Cox v. New Hampshire, 312 U.S. 569 (1941), was a case in which the Supreme Court of the United States held that, although the government cannot regulate the contents of speech, it can place reasonable time, place, and manner restrictions on speech for the public safety. Also, that every parade or procession on public streets had to have a license and organizers had to pay a fee. Warning: template has been deprecated.— Excerpted from Cox v. New Hampshire on Wikipedia, the free encyclopedia.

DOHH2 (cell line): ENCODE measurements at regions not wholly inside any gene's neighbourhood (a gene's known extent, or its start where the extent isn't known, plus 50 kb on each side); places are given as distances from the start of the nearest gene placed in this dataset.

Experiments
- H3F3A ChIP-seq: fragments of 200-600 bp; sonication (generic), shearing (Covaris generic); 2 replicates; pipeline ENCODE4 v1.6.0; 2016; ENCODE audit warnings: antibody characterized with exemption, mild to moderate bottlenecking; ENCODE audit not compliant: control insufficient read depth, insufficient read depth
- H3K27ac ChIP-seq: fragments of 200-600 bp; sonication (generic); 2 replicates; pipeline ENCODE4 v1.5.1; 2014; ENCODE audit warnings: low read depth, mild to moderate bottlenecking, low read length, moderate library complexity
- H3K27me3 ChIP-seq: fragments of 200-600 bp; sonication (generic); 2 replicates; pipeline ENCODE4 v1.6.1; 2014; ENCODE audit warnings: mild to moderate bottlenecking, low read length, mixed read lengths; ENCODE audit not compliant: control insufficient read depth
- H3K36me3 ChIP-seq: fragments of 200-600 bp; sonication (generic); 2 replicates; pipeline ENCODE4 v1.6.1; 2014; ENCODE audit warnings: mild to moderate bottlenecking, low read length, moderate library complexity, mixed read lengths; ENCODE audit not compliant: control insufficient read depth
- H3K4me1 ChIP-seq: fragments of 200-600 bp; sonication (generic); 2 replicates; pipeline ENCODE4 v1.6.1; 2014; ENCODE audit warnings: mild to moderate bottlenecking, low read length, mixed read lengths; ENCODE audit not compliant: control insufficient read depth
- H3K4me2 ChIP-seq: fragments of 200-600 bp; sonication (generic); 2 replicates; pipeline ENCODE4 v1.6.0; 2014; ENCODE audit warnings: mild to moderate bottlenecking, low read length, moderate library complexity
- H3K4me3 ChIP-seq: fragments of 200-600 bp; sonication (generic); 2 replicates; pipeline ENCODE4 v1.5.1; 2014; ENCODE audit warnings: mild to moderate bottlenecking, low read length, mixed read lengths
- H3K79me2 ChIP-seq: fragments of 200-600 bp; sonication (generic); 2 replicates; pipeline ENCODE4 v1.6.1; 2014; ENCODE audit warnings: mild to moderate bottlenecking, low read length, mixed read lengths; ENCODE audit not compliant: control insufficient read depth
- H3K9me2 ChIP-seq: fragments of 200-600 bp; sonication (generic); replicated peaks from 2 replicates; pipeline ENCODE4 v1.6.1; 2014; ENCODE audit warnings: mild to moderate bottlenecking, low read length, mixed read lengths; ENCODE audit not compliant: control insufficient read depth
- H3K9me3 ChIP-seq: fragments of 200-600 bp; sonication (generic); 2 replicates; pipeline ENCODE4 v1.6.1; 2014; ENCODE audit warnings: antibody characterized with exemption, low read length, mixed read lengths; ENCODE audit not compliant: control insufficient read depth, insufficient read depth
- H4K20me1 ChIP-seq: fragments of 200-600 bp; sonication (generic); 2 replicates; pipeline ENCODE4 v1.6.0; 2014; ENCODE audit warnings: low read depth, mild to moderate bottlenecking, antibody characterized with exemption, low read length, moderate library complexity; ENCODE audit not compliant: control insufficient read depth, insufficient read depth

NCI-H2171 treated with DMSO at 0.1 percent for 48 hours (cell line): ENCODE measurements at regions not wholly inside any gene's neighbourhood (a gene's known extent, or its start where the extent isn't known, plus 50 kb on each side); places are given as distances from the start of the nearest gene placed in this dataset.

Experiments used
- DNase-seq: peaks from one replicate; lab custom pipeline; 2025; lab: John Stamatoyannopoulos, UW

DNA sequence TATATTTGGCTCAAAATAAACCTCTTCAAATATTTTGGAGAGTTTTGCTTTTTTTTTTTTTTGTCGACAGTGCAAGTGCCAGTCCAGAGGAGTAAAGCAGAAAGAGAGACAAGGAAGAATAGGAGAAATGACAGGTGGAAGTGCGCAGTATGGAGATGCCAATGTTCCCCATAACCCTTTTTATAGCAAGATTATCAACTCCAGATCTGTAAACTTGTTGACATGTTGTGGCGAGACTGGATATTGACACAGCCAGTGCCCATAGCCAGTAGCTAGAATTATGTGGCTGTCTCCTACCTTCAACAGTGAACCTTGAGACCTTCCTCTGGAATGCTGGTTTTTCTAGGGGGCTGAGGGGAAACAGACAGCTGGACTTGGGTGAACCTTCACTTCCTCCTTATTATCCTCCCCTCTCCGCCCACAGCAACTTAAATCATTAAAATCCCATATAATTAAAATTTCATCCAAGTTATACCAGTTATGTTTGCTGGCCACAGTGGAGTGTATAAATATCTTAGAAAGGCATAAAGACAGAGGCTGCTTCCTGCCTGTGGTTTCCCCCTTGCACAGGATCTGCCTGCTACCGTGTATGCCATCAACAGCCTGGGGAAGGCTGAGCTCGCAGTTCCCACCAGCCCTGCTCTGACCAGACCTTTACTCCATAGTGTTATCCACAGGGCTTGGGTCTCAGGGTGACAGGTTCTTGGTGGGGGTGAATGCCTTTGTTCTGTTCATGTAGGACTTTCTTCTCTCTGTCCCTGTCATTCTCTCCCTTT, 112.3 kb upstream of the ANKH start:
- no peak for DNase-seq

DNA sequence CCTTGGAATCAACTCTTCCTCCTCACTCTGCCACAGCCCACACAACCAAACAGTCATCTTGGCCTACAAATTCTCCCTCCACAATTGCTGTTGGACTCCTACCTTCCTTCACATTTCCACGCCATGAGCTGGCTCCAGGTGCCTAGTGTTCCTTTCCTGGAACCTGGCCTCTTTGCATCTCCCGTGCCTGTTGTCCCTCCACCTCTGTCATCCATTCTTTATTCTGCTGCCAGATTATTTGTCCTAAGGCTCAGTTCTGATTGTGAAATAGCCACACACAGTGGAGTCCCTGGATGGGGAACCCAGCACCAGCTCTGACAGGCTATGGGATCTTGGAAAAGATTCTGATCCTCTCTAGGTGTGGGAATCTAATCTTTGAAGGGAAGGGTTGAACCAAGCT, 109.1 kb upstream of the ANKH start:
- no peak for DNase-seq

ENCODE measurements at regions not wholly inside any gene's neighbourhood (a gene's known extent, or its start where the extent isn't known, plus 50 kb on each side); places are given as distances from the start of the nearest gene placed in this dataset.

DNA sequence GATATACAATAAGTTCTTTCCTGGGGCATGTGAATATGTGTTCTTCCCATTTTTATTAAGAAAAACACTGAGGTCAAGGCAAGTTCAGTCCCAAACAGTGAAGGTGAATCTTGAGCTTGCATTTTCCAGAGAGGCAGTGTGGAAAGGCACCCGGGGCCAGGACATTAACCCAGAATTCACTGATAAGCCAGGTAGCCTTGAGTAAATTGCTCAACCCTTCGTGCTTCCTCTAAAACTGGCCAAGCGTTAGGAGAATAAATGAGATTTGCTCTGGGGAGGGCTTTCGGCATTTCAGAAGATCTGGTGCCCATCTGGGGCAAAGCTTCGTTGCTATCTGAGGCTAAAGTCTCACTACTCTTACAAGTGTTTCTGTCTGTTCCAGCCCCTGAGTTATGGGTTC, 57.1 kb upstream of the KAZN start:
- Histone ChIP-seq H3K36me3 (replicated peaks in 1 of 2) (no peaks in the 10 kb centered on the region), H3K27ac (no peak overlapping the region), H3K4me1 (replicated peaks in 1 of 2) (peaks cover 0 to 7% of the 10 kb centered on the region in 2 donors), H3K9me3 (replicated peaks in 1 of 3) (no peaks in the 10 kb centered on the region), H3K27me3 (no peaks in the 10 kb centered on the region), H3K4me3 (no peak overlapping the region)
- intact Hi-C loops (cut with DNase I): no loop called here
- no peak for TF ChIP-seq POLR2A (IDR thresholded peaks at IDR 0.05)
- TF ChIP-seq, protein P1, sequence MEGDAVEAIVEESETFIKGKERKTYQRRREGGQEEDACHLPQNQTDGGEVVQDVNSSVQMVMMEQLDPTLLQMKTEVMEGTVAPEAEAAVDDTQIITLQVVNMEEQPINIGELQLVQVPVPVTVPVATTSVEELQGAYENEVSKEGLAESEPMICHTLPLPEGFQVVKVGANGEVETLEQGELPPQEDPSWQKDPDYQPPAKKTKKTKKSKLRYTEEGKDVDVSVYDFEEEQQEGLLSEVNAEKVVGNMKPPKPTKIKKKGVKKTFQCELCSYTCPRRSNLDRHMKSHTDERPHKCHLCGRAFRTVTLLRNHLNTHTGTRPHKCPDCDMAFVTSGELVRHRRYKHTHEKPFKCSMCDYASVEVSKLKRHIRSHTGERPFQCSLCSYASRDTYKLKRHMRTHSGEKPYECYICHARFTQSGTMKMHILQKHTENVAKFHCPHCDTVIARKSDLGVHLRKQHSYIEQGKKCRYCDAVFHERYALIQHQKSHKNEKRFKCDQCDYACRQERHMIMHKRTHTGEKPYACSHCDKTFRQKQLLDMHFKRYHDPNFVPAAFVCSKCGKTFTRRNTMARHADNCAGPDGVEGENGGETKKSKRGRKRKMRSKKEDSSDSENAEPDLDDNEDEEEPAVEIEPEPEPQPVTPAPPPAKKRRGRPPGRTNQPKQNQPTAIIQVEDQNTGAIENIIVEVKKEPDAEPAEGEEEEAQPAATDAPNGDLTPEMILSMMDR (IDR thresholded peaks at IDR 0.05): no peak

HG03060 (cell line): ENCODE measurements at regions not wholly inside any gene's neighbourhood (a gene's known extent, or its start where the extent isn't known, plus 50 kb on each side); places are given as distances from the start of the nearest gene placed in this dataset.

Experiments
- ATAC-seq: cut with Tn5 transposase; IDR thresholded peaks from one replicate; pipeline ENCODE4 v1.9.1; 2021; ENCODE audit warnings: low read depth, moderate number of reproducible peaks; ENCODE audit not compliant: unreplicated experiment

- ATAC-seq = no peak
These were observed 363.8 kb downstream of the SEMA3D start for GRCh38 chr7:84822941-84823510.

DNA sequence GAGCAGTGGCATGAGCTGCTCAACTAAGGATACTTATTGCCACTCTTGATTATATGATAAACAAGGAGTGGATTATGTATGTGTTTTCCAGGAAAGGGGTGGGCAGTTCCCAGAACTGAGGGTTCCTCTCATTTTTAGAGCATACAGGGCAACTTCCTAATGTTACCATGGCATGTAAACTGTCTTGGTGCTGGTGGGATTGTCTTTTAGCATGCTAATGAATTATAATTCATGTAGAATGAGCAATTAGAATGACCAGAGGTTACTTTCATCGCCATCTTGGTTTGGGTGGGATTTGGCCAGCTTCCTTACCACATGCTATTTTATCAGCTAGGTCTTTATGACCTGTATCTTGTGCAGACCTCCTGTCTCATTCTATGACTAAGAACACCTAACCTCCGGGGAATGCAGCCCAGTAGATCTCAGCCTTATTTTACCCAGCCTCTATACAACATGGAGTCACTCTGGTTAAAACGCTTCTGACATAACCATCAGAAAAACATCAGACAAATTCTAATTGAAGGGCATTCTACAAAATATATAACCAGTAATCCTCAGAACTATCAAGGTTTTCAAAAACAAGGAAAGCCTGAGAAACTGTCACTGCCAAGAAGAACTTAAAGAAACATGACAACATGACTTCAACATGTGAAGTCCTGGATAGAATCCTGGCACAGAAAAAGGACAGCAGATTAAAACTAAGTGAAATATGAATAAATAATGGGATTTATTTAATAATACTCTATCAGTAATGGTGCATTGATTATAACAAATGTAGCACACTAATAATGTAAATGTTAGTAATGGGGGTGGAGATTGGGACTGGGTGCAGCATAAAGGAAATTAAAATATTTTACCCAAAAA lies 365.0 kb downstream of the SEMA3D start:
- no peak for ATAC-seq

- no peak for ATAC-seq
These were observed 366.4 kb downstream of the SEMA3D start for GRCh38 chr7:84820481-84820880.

United States Supreme Court
312 U.S. 569
Cox v. New Hampshire
Argued: March 7, 1941. --- Decided: March 31, 1941
Messrs. Hayden Covington and Joseph F. Rutherford, both of Brooklyn, N.Y., for appellants.
Mr. Frank R. Kenison, of Conway, N.H., for appellee.
Mr. Chief Justice HUGHES delivered the opinion of the Court.
This work is in the public domain in the United States because it is a work of the United States federal government (see 17 U.S.C. 105).